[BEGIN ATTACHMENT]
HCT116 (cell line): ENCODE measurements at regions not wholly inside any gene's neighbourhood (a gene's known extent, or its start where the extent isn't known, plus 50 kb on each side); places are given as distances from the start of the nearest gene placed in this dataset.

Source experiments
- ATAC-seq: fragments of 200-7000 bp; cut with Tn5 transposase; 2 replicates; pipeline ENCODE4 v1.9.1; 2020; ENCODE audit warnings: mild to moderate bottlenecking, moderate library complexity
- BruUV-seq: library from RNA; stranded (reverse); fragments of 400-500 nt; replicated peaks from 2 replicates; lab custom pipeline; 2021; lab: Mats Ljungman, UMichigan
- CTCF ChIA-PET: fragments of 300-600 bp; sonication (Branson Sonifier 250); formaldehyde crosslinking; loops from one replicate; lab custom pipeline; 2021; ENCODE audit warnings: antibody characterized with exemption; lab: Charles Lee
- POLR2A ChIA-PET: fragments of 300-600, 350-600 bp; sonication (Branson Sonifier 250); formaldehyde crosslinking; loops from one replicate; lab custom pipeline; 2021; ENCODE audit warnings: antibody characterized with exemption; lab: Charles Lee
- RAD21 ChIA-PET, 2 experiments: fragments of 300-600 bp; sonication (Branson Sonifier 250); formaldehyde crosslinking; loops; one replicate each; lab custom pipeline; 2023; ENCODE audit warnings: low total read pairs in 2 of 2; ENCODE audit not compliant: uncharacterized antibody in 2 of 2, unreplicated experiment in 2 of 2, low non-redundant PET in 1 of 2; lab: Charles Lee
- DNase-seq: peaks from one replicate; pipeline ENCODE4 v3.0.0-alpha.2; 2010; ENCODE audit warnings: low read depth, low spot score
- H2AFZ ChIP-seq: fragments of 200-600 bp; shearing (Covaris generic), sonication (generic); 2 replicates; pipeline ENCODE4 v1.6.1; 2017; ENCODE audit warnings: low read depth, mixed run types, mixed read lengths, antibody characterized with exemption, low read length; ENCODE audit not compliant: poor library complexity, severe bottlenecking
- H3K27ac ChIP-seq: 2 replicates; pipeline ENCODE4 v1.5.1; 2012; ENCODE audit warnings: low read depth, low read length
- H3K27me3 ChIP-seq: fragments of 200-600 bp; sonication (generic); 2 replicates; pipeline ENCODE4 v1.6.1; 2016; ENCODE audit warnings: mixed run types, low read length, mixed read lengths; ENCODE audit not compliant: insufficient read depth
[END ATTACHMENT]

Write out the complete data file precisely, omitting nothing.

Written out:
HCT116 (cell line): ENCODE measurements at regions not wholly inside any gene's neighbourhood (a gene's known extent, or its start where the extent isn't known, plus 50 kb on each side); places are given as distances from the start of the nearest gene placed in this dataset.

Source experiments
- ATAC-seq: fragments of 200-7000 bp; cut with Tn5 transposase; 2 replicates; pipeline ENCODE4 v1.9.1; 2020; ENCODE audit warnings: mild to moderate bottlenecking, moderate library complexity
- BruUV-seq: library from RNA; stranded (reverse); fragments of 400-500 nt; replicated peaks from 2 replicates; lab custom pipeline; 2021; lab: Mats Ljungman, UMichigan
- CTCF ChIA-PET: fragments of 300-600 bp; sonication (Branson Sonifier 250); formaldehyde crosslinking; loops from one replicate; lab custom pipeline; 2021; ENCODE audit warnings: antibody characterized with exemption; lab: Charles Lee
- POLR2A ChIA-PET: fragments of 300-600, 350-600 bp; sonication (Branson Sonifier 250); formaldehyde crosslinking; loops from one replicate; lab custom pipeline; 2021; ENCODE audit warnings: antibody characterized with exemption; lab: Charles Lee
- RAD21 ChIA-PET, 2 experiments: fragments of 300-600 bp; sonication (Branson Sonifier 250); formaldehyde crosslinking; loops; one replicate each; lab custom pipeline; 2023; ENCODE audit warnings: low total read pairs in 2 of 2; ENCODE audit not compliant: uncharacterized antibody in 2 of 2, unreplicated experiment in 2 of 2, low non-redundant PET in 1 of 2; lab: Charles Lee
- DNase-seq: peaks from one replicate; pipeline ENCODE4 v3.0.0-alpha.2; 2010; ENCODE audit warnings: low read depth, low spot score
- H2AFZ ChIP-seq: fragments of 200-600 bp; shearing (Covaris generic), sonication (generic); 2 replicates; pipeline ENCODE4 v1.6.1; 2017; ENCODE audit warnings: low read depth, mixed run types, mixed read lengths, antibody characterized with exemption, low read length; ENCODE audit not compliant: poor library complexity, severe bottlenecking
- H3K27ac ChIP-seq: 2 replicates; pipeline ENCODE4 v1.5.1; 2012; ENCODE audit warnings: low read depth, low read length
- H3K27me3 ChIP-seq: fragments of 200-600 bp; sonication (generic); 2 replicates; pipeline ENCODE4 v1.6.1; 2016; ENCODE audit warnings: mixed run types, low read length, mixed read lengths; ENCODE audit not compliant: insufficient read depth